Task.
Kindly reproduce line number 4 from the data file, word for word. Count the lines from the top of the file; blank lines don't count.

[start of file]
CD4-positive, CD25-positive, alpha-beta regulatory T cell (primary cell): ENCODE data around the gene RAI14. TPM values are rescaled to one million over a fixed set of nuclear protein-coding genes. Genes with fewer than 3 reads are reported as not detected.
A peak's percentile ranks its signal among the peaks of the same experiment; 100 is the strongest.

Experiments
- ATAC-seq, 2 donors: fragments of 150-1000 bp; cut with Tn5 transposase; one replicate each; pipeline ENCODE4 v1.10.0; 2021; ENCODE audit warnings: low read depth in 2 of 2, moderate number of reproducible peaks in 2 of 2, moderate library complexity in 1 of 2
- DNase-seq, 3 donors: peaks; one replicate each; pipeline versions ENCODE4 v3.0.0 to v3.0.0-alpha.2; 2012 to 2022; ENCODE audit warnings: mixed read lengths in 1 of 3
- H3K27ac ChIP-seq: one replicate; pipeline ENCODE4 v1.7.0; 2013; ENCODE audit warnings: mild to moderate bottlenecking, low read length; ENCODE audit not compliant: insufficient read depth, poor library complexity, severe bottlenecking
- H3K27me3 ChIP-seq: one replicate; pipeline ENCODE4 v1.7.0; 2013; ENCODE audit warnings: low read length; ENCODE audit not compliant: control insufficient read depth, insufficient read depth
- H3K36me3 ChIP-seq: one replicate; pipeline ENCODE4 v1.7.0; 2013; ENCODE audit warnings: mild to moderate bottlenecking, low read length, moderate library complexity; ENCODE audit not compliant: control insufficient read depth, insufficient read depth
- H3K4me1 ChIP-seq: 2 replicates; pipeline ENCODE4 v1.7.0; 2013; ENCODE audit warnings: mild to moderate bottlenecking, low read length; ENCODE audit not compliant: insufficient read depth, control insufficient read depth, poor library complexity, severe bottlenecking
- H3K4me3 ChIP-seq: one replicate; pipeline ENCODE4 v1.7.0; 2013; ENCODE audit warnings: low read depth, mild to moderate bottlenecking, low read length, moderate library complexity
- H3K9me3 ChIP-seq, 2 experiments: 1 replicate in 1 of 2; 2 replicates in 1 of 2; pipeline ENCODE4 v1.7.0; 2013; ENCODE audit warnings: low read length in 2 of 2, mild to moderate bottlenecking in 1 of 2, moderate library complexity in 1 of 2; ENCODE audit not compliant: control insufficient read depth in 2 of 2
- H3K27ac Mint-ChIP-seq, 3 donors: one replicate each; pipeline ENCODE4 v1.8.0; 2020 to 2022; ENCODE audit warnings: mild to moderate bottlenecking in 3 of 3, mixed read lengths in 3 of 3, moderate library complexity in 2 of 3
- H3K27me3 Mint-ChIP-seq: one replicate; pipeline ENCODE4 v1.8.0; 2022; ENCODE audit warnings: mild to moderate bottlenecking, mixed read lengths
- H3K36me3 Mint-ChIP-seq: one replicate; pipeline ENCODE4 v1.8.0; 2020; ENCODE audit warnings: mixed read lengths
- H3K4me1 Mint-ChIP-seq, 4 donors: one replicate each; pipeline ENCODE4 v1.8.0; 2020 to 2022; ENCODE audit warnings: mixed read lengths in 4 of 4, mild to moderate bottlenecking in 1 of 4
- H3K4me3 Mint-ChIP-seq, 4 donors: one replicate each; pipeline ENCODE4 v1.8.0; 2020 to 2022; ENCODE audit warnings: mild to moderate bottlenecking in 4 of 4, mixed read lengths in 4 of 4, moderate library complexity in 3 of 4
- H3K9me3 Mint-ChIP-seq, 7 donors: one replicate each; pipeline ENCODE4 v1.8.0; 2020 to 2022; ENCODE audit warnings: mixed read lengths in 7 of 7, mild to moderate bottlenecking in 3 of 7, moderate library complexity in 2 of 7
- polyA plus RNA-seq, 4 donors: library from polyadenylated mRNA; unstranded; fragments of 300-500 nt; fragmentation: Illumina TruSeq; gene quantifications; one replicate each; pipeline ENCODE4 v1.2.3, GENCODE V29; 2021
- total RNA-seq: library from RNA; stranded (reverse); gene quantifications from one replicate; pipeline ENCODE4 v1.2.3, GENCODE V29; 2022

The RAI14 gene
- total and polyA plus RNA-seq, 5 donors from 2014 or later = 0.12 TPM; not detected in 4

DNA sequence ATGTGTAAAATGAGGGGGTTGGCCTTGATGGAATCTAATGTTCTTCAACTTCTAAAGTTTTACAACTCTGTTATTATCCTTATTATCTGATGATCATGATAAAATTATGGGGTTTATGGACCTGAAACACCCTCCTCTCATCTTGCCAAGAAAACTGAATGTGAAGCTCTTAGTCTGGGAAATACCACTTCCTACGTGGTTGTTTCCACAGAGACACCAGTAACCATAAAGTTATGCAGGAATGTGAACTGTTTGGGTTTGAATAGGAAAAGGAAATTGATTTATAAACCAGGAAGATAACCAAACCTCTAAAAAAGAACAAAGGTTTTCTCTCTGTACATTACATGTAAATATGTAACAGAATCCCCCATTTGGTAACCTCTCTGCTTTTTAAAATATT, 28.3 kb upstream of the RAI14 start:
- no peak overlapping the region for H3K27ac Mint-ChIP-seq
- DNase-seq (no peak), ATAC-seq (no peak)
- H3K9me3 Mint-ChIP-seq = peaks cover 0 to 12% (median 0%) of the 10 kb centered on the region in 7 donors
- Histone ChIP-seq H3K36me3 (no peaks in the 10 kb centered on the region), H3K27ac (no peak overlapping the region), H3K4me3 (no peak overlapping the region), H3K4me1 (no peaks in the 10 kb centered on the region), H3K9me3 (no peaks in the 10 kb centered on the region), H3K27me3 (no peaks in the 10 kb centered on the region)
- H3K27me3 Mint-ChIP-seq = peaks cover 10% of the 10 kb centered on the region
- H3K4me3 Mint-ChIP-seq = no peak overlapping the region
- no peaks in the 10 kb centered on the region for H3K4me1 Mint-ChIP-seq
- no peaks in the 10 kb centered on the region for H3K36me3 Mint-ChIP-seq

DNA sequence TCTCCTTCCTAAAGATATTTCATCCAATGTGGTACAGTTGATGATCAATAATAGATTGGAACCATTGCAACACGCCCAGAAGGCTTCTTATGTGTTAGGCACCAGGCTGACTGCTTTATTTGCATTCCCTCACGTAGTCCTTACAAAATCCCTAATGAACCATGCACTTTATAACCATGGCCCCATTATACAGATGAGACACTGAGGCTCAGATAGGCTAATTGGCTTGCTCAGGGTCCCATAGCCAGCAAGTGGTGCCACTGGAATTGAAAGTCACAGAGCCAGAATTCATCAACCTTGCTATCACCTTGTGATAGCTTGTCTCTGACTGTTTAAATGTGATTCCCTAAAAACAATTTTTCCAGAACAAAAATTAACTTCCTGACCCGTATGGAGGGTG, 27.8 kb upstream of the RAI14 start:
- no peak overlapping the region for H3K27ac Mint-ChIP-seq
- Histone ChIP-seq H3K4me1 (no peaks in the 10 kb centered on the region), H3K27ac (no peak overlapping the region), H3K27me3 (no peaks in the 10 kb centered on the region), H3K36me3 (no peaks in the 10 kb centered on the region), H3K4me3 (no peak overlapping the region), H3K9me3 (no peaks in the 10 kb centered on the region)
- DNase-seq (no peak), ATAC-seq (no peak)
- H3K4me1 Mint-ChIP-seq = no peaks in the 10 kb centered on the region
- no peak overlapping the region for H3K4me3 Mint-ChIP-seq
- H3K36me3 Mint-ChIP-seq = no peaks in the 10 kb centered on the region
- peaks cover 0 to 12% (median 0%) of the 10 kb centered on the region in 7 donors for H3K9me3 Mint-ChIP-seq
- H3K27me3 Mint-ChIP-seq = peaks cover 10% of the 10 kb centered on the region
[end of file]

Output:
- ATAC-seq, 2 donors: fragments of 150-1000 bp; cut with Tn5 transposase; one replicate each; pipeline ENCODE4 v1.10.0; 2021; ENCODE audit warnings: low read depth in 2 of 2, moderate number of reproducible peaks in 2 of 2, moderate library complexity in 1 of 2